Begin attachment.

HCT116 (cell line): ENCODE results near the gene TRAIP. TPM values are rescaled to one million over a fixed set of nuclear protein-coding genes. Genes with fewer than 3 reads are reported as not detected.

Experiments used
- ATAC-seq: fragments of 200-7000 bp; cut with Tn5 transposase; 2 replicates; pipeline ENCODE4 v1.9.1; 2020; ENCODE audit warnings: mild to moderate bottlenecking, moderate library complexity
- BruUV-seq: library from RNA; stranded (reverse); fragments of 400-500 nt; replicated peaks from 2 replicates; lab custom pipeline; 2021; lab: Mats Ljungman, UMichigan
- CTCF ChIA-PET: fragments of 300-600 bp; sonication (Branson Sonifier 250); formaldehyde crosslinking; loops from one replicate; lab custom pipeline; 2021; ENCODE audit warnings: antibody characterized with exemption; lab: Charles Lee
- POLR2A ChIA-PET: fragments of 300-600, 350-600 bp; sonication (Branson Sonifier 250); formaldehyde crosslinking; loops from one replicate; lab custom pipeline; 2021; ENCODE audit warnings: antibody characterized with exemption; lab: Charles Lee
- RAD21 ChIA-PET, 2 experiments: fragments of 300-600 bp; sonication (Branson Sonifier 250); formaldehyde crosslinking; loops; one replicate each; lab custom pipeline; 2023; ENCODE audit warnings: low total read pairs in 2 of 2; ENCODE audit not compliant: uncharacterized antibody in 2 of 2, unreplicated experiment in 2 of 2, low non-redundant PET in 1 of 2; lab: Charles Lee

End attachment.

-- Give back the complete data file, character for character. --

HCT116 (cell line): ENCODE results near the gene TRAIP. TPM values are rescaled to one million over a fixed set of nuclear protein-coding genes. Genes with fewer than 3 reads are reported as not detected.

Experiments used
- ATAC-seq: fragments of 200-7000 bp; cut with Tn5 transposase; 2 replicates; pipeline ENCODE4 v1.9.1; 2020; ENCODE audit warnings: mild to moderate bottlenecking, moderate library complexity
- BruUV-seq: library from RNA; stranded (reverse); fragments of 400-500 nt; replicated peaks from 2 replicates; lab custom pipeline; 2021; lab: Mats Ljungman, UMichigan
- CTCF ChIA-PET: fragments of 300-600 bp; sonication (Branson Sonifier 250); formaldehyde crosslinking; loops from one replicate; lab custom pipeline; 2021; ENCODE audit warnings: antibody characterized with exemption; lab: Charles Lee
- POLR2A ChIA-PET: fragments of 300-600, 350-600 bp; sonication (Branson Sonifier 250); formaldehyde crosslinking; loops from one replicate; lab custom pipeline; 2021; ENCODE audit warnings: antibody characterized with exemption; lab: Charles Lee
- RAD21 ChIA-PET, 2 experiments: fragments of 300-600 bp; sonication (Branson Sonifier 250); formaldehyde crosslinking; loops; one replicate each; lab custom pipeline; 2023; ENCODE audit warnings: low total read pairs in 2 of 2; ENCODE audit not compliant: uncharacterized antibody in 2 of 2, unreplicated experiment in 2 of 2, low non-redundant PET in 1 of 2; lab: Charles Lee